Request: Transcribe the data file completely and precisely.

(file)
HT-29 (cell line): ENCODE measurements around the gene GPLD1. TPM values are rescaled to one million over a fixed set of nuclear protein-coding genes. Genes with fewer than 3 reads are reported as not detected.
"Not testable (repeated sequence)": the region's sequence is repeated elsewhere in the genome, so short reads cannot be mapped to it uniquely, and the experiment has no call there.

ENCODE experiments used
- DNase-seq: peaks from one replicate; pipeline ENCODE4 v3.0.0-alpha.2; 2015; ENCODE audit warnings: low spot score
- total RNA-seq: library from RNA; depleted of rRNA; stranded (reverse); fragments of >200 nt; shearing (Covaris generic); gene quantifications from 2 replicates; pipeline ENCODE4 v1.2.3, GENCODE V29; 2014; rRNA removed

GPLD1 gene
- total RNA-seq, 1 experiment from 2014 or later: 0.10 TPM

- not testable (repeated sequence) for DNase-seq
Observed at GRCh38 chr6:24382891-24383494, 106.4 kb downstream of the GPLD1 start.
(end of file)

HT-29 (cell line): ENCODE measurements around the gene GPLD1. TPM values are rescaled to one million over a fixed set of nuclear protein-coding genes. Genes with fewer than 3 reads are reported as not detected.
"Not testable (repeated sequence)": the region's sequence is repeated elsewhere in the genome, so short reads cannot be mapped to it uniquely, and the experiment has no call there.

ENCODE experiments used
- DNase-seq: peaks from one replicate; pipeline ENCODE4 v3.0.0-alpha.2; 2015; ENCODE audit warnings: low spot score
- total RNA-seq: library from RNA; depleted of rRNA; stranded (reverse); fragments of >200 nt; shearing (Covaris generic); gene quantifications from 2 replicates; pipeline ENCODE4 v1.2.3, GENCODE V29; 2014; rRNA removed

GPLD1 gene
- total RNA-seq, 1 experiment from 2014 or later: 0.10 TPM

- not testable (repeated sequence) for DNase-seq
Observed at GRCh38 chr6:24382891-24383494, 106.4 kb downstream of the GPLD1 start.